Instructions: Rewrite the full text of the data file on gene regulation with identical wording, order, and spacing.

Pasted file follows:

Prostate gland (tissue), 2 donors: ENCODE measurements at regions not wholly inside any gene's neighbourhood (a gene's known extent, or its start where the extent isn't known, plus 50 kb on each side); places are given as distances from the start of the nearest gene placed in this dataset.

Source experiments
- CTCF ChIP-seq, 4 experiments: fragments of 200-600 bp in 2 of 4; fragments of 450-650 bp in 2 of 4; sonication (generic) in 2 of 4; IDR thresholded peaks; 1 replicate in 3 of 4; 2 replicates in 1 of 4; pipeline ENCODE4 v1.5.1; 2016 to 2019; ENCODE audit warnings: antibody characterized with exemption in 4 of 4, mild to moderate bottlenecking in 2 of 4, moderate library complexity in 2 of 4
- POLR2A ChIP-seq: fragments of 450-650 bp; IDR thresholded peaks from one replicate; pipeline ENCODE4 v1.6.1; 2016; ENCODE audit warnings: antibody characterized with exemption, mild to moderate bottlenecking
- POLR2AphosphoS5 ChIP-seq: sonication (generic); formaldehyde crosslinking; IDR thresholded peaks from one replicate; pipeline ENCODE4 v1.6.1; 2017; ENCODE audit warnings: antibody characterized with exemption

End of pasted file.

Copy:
Prostate gland (tissue), 2 donors: ENCODE measurements at regions not wholly inside any gene's neighbourhood (a gene's known extent, or its start where the extent isn't known, plus 50 kb on each side); places are given as distances from the start of the nearest gene placed in this dataset.

Source experiments
- CTCF ChIP-seq, 4 experiments: fragments of 200-600 bp in 2 of 4; fragments of 450-650 bp in 2 of 4; sonication (generic) in 2 of 4; IDR thresholded peaks; 1 replicate in 3 of 4; 2 replicates in 1 of 4; pipeline ENCODE4 v1.5.1; 2016 to 2019; ENCODE audit warnings: antibody characterized with exemption in 4 of 4, mild to moderate bottlenecking in 2 of 4, moderate library complexity in 2 of 4
- POLR2A ChIP-seq: fragments of 450-650 bp; IDR thresholded peaks from one replicate; pipeline ENCODE4 v1.6.1; 2016; ENCODE audit warnings: antibody characterized with exemption, mild to moderate bottlenecking
- POLR2AphosphoS5 ChIP-seq: sonication (generic); formaldehyde crosslinking; IDR thresholded peaks from one replicate; pipeline ENCODE4 v1.6.1; 2017; ENCODE audit warnings: antibody characterized with exemption